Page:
Supplement Feature - May 2020
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Aquatic Pros Talk Safety

Facility Audits, Staff Training, Swim Lessons & More

By Dave Ramont


DeRosa described how an experienced third party can watch lifeguards practice the facility-specific Emergency Action Plan (EAP) and can offer suggestions for improvement that lifeguards and supervisors can then consider. The EAP should spell out the responsibilities of each team member during an emergency. "Recording lifeguard EAP performance and analyzing playback can be very effective in showing team members how they actually performed as opposed to relying upon individual recollection and self-assessment."

Complacency is to be avoided. Therefore, continuing education is crucial, and DeRosa said the standard of care for lifeguard in-service training is a minimum of four hours per month of facility-specific training. "Many facilities will increase or even double this requirement to help ensure that staff are properly trained to respond to all types of emergencies at a given facility. High-fidelity, scenario-based training is critical to preparing all team members to respond during an emergency."

Swanson Pool in St. Charles, Ill., consists of a 50-meter lap pool with diving boards, lap lanes, drop slides, waterslides and a rope walk, as well as a separate activity pool. Lifeguard staff must complete and pass a 20-hour E&A training program, which includes lifeguard rescue skills, CPR/AED/First Aid training, oxygen administration training and emergency procedures. "We have staff members who are trained lifeguard instructors. The lifeguard course is a combination of online learning, classroom activities and in-water practice," said Rosie Edwards, aquatics supervisor with the St. Charles Park District, explaining that classes are conducted in the spring before the pools open, so a local high school and rec center pool are utilized.

Throughout the year, auditors from E&A conduct three unannounced visits at Swanson Pool to audit staff performance. "The audit evaluates the lifeguard staff, the supervisory staff and administrative requirements," said Edwards. "This ensures our staff are operating from top to bottom as they should be."

Lifeguard staff are also required to attend at least one in-service per week during the season, according to Edwards. "Staff participate in internal and external Vigilance Awareness Training (VAT). We're making sure that staff are remaining vigilant while on their stands. Management staff internally observe staff on the same criteria as our outside audits from Ellis."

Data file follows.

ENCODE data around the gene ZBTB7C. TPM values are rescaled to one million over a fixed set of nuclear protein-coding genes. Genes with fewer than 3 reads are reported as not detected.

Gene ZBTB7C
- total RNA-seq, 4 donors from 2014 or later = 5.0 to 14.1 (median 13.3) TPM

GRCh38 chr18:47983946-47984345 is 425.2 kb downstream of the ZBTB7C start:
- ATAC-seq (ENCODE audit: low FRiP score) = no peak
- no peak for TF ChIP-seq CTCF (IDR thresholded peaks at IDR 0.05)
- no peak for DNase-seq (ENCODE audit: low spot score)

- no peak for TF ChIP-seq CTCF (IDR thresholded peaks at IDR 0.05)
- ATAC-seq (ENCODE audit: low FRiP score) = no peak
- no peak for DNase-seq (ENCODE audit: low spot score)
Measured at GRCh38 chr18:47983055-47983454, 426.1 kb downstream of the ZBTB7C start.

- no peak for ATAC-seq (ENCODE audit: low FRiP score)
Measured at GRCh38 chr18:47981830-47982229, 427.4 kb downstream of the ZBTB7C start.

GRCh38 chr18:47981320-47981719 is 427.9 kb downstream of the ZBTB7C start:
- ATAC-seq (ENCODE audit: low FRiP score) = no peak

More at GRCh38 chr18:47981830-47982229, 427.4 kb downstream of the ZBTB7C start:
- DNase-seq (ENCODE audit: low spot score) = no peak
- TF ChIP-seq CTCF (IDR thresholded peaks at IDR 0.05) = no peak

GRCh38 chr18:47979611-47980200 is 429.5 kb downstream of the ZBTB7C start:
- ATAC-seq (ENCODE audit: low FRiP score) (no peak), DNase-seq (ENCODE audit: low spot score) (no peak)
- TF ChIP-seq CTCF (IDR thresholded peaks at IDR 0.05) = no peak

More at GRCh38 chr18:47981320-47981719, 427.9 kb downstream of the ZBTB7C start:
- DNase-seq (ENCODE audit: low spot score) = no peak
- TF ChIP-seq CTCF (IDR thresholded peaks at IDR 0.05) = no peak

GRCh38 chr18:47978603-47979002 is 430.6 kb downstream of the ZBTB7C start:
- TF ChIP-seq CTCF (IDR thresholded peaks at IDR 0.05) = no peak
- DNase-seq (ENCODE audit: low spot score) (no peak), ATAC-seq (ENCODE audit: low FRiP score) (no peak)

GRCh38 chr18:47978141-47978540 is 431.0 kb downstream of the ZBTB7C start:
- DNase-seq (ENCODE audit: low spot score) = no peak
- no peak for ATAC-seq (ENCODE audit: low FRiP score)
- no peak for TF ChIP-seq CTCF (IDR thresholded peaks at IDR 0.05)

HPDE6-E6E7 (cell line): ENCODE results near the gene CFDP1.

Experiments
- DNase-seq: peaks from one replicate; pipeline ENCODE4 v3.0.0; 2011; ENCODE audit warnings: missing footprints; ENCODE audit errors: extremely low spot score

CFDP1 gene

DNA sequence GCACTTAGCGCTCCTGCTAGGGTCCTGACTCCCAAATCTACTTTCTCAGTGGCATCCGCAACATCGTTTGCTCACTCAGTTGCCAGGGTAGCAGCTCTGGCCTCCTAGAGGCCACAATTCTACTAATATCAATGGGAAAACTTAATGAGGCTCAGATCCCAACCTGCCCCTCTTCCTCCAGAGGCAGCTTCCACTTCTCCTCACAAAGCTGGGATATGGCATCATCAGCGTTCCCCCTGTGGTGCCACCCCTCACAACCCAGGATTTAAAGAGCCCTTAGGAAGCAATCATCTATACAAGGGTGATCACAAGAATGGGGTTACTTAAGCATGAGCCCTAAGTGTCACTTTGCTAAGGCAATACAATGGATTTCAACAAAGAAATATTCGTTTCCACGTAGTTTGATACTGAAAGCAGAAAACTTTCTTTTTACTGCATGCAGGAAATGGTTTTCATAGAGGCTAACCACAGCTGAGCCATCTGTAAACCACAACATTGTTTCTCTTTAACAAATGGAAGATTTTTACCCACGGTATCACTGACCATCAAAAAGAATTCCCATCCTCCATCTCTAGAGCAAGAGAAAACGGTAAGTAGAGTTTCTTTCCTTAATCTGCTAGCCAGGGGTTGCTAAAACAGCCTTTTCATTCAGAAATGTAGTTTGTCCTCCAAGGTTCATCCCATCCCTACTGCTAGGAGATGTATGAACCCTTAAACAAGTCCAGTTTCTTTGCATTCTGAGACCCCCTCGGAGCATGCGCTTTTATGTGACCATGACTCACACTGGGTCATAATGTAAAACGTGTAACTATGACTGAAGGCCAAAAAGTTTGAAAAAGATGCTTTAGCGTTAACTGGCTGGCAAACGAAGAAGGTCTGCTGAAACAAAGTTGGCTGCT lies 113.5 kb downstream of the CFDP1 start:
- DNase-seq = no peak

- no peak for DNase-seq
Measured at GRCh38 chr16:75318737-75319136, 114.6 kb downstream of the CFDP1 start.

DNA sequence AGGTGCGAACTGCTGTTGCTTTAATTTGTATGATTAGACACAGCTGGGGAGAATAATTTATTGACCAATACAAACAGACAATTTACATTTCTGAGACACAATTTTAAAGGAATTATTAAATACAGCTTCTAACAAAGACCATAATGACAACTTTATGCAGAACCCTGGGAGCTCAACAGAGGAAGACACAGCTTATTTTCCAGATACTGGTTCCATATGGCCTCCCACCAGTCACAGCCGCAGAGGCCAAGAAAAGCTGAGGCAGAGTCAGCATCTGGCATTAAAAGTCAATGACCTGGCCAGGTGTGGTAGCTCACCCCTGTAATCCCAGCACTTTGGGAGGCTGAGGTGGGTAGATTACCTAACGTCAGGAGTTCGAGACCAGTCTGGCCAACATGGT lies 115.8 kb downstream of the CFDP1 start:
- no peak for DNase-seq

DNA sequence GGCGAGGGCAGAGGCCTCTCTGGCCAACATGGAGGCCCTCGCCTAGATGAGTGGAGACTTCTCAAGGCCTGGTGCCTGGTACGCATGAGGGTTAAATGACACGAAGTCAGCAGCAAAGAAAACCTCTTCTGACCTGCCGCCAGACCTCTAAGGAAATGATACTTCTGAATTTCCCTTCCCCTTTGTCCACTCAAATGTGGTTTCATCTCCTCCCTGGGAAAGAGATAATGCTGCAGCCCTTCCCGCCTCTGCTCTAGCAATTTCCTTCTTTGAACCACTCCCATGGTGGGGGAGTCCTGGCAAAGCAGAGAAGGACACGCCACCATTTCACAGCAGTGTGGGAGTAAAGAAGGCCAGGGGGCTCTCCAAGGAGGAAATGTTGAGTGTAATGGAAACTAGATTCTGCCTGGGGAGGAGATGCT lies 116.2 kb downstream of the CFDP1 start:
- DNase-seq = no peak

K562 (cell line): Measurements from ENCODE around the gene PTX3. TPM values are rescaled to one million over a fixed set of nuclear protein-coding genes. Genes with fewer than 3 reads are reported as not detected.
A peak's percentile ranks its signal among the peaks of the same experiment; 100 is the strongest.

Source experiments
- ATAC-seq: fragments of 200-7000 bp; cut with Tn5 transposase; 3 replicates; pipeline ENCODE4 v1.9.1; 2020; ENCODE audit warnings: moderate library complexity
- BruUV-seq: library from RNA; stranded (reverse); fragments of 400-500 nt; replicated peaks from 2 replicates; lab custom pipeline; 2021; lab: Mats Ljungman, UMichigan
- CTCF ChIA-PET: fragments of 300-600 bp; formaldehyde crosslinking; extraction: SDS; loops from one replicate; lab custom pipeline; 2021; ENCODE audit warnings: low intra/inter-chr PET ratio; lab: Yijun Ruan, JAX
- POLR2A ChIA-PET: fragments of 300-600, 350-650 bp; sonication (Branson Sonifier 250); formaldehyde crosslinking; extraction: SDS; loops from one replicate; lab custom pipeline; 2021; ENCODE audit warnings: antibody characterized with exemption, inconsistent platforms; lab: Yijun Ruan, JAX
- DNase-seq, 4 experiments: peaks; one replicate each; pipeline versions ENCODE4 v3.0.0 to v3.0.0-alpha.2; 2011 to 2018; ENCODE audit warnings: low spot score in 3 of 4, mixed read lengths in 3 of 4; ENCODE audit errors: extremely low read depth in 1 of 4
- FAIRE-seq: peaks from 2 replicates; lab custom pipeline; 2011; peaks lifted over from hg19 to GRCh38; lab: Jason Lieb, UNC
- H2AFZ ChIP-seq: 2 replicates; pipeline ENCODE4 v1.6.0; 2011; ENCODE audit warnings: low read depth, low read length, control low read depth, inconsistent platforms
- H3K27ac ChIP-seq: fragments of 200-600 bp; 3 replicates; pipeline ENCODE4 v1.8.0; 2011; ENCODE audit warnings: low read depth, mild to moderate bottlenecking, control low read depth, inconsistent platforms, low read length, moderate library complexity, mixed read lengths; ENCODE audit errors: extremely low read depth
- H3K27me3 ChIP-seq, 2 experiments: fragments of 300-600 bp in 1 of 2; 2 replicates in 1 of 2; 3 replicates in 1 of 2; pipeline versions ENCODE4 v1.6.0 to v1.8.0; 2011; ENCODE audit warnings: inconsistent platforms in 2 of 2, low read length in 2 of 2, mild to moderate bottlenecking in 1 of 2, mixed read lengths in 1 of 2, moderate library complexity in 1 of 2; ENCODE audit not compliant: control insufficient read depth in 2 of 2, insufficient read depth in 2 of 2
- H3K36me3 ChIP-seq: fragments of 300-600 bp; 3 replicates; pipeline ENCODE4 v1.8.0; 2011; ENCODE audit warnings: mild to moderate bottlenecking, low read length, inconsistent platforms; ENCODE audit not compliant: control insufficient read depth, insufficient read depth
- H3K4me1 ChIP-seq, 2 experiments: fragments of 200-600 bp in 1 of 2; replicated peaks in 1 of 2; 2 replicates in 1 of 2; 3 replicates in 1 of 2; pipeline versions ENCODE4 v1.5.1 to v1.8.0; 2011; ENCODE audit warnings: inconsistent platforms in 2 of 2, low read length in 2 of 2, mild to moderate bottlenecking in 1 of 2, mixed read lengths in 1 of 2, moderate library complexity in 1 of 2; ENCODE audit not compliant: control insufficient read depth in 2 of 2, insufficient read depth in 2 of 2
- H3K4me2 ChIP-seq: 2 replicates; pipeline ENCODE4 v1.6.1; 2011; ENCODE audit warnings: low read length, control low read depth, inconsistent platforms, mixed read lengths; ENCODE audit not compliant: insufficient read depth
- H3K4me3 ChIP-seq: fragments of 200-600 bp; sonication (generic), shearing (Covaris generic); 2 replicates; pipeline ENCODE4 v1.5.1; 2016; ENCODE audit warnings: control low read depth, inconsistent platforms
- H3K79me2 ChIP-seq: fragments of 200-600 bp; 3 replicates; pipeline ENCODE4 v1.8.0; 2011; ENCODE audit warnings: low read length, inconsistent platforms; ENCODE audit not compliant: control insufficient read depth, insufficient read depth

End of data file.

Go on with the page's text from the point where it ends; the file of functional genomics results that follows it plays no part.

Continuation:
VAT seeks to educate, train and prepare lifeguards for a submersion event using a mannequin to simulate a submerged victim. Often times this training is a surprise, conducted during regular pool hours. "We always want our staff to be at a test-ready level," explained Edwards. "This means that we need our training to be the most realistic, which is why we perform mock rescues while the pool is open."

There are a lot of considerations when determining lifeguard placement at aquatic facilities. Maria Bella is an aquatics safety consultant at a Pennsylvania-based company dealing in lifeguard training kits and products, and she said when determining proper positions for lifeguards, it's important to perform reliable testing at various times of day, under different loading (swim lessons, open swim etc.) and lighting conditions. "Whether lifeguards are on roaming patrols or stationed in tall lifeguard stands, management must make sure that lifeguards can clearly see arms and legs of patrons so that they can determine if movement is due to play or struggle.

"Conditions such as glare, turbulence and line-of-sight obstructions including patrons, play features and lane ropes can make it impossible for lifeguards to see their entire assigned surveillance zone. Positioning lifeguards where they can see over obstructions and where their view of the pool bottom isn't blocked by glare on the water surface is critical for lifeguard success and patron safety," said Bella. Research conducted by her firm demonstrated that lifeguards consistently fail to identify underwater objects throughout more than 15% of their assigned surveillance areas.

Bella pointed out that the lifelike nature of mannequins is disturbing to some patrons, causing them to adjust their swimming activities, invalidating testing. Therefore, some facility operators perform tests after-hours, with lifeguards attempting to replicate turbulence and obstructions, while other facilities forego simulations and submerge mannequins in quiescent pools. "These approaches skew testing results and often cause lifeguards to be assigned zones that are too large, or to be positioned in stands that are too low to allow adequate visibility when scanning."